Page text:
1. Good Source of Fiber

Pomegranates contain both soluble and insoluble fiber, which is important for keeping the digestive system healthy. Soluble fiber helps to keep cholesterol levels in check, while insoluble fiber helps to add bulk to the stool and prevents constipation.

2. Rich in Antioxidants

Pomegranates are loaded with antioxidants, which help to protect cells from damage and prevent chronic diseases such as heart disease and cancer. The powerful antioxidants in pomegranates include punicalagin, flavonoids, and anthocyanins.

3. Lower Blood Pressure

Pomegranates contain high levels of polyphenols, which are plant-based compounds that have been shown to help lower blood pressure. In one study, people who drank pomegranate juice for four weeks had a significant decrease in both systolic and diastolic blood pressure.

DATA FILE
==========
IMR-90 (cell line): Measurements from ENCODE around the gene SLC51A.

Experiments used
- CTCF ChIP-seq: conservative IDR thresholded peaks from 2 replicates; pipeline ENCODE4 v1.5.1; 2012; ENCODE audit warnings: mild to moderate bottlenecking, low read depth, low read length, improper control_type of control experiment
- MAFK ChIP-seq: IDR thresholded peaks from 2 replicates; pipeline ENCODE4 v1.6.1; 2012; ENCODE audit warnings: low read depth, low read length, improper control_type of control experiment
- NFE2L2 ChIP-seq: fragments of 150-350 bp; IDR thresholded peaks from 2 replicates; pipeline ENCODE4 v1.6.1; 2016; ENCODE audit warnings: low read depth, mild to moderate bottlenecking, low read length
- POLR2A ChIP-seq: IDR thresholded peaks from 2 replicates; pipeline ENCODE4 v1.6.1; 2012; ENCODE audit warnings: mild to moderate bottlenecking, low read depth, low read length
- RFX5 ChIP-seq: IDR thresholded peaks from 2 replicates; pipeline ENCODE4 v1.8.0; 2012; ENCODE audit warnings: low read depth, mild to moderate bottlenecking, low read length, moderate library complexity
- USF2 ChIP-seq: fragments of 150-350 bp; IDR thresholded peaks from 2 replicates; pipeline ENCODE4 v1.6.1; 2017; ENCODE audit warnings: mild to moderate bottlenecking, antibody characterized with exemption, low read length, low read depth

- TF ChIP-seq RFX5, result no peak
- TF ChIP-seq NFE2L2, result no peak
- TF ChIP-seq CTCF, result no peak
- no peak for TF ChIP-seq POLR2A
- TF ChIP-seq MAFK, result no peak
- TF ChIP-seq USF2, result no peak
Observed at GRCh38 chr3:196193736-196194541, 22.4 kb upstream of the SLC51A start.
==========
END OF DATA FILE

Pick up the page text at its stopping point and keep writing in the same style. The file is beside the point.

4. Heart Health

Pomegranates have been shown to improve several risk factors for heart disease, including high cholesterol and high blood pressure. Additionally, pomegranates contain punicalagin, which are powerful antioxidants that can help protect the heart from oxidative stress.

5. Brain Health

Pomegranates contain several important nutrients for brain health, including vitamin C, folate, and antioxidants. These nutrients have been linked to a lower risk of Alzheimer’s disease and other age-related cognitive declines.

Leave a Comment